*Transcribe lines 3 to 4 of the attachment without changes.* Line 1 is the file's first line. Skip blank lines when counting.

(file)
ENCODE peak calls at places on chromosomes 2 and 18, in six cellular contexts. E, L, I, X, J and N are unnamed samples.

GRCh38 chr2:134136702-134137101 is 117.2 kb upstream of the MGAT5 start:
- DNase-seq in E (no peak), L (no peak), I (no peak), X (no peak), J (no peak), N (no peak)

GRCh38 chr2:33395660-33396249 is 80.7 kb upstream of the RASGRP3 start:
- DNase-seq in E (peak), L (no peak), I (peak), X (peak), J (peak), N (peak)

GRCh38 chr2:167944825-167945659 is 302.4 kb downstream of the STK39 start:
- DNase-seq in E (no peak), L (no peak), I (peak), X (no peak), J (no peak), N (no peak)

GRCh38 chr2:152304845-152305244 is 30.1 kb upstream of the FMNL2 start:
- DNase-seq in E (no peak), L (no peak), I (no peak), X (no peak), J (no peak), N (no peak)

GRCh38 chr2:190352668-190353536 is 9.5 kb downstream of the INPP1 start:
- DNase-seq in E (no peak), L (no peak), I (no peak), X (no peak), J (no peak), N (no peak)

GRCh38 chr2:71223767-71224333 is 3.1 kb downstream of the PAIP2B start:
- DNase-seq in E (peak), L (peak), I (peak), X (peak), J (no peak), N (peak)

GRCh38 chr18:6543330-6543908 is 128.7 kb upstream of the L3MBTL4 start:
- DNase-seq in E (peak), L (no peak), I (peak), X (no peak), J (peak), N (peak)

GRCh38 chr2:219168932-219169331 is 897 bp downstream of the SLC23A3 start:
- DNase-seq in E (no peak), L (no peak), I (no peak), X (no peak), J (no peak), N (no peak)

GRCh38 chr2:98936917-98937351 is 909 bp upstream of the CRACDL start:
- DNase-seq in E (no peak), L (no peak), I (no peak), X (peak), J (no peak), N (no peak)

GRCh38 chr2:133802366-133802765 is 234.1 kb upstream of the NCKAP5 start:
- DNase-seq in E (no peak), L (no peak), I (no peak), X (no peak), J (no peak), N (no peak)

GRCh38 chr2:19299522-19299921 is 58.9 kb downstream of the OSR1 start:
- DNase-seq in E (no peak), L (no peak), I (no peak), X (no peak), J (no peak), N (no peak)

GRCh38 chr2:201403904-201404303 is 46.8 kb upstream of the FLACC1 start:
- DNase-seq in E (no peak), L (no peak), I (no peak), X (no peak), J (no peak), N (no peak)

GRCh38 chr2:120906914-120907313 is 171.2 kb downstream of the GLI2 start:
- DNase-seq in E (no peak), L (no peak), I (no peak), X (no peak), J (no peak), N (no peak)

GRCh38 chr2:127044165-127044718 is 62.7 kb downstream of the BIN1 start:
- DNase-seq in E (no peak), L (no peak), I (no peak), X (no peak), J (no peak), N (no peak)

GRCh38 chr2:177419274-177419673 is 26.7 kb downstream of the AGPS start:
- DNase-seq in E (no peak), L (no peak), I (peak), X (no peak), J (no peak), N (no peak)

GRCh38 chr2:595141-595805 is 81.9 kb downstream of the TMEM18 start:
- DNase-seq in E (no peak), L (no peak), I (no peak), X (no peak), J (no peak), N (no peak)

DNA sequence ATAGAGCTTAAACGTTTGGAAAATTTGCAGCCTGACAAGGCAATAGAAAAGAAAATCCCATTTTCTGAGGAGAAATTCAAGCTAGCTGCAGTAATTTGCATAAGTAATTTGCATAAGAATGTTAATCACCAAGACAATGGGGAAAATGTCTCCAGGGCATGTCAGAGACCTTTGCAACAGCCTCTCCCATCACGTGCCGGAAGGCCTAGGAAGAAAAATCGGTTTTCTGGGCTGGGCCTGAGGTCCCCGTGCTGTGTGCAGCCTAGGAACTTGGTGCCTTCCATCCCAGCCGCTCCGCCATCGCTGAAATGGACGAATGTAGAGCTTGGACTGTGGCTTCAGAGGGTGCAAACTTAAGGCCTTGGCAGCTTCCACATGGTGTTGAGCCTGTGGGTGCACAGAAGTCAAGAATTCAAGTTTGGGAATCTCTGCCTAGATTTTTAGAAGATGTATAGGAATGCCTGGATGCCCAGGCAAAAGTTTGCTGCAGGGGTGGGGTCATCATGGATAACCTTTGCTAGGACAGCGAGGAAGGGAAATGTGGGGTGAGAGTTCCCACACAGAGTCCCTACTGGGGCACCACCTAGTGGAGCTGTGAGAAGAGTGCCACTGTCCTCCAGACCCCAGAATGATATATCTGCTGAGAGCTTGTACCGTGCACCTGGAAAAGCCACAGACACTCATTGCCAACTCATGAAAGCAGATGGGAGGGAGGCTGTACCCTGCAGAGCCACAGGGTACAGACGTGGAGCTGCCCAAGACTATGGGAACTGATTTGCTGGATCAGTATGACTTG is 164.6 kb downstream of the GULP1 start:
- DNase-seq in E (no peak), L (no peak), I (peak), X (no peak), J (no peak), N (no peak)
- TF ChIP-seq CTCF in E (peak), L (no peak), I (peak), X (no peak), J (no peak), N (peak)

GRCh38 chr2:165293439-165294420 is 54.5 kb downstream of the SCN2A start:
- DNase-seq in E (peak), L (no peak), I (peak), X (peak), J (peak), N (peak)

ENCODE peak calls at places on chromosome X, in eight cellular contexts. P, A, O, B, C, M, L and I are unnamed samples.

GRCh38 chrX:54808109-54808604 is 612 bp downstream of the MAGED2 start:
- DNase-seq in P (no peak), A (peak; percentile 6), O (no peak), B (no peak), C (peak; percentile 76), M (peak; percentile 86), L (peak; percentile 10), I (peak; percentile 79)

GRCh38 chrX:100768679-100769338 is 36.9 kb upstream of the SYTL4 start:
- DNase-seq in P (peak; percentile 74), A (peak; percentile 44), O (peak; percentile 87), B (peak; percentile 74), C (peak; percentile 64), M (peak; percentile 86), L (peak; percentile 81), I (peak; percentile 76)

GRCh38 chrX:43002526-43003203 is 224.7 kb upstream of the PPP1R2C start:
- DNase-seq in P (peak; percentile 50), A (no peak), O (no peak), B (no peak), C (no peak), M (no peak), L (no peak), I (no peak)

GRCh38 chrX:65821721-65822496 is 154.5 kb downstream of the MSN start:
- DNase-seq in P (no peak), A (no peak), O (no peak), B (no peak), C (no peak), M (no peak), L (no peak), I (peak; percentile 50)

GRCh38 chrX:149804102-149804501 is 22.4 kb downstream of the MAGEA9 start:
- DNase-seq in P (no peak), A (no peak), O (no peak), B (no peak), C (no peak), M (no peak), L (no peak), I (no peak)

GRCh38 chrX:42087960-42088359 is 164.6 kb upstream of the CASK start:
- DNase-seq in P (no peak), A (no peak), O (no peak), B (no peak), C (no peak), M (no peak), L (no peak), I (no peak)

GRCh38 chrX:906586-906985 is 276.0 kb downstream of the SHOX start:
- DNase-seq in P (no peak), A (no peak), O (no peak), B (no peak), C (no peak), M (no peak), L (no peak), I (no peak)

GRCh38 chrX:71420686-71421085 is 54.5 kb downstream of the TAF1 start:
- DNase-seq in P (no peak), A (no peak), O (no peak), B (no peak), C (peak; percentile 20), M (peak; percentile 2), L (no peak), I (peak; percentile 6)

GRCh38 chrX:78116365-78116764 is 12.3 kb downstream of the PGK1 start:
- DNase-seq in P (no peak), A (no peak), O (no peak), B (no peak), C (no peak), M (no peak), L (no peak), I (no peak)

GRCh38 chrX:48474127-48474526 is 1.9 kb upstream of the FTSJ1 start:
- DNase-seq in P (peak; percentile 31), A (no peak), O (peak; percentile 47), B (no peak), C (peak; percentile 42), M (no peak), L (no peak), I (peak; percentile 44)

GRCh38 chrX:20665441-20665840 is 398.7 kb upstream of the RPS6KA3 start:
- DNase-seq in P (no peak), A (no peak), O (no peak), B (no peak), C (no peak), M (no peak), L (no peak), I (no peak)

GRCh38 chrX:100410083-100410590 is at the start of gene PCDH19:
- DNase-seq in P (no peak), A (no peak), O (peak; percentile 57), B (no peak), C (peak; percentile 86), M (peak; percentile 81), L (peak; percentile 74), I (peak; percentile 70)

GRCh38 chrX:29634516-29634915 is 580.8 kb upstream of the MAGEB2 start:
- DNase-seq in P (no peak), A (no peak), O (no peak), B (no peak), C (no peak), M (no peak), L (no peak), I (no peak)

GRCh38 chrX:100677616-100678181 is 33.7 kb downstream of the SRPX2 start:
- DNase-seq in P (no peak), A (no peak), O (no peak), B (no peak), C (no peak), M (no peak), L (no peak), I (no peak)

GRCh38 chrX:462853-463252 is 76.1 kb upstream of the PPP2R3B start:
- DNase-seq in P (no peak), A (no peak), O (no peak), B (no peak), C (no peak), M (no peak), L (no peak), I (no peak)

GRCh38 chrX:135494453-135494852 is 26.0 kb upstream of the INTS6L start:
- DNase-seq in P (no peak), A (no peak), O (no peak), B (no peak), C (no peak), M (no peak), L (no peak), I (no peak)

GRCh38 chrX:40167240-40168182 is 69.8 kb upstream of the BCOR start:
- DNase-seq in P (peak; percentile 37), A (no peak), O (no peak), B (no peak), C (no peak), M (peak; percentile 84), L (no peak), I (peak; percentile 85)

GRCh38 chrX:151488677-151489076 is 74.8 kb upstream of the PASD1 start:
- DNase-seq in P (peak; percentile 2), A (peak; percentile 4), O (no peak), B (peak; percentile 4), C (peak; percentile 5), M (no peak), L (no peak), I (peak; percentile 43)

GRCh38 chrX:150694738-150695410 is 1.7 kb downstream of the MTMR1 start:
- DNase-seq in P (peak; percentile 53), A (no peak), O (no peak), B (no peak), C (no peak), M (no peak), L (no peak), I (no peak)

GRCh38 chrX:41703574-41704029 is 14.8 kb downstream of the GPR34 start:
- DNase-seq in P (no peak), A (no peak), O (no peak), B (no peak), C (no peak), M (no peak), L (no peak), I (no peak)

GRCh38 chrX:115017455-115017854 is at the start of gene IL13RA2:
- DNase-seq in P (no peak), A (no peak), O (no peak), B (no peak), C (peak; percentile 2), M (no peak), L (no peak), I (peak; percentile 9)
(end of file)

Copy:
- DNase-seq in E (no peak), L (no peak), I (no peak), X (no peak), J (no peak), N (no peak)

GRCh38 chr2:33395660-33396249 is 80.7 kb upstream of the RASGRP3 start: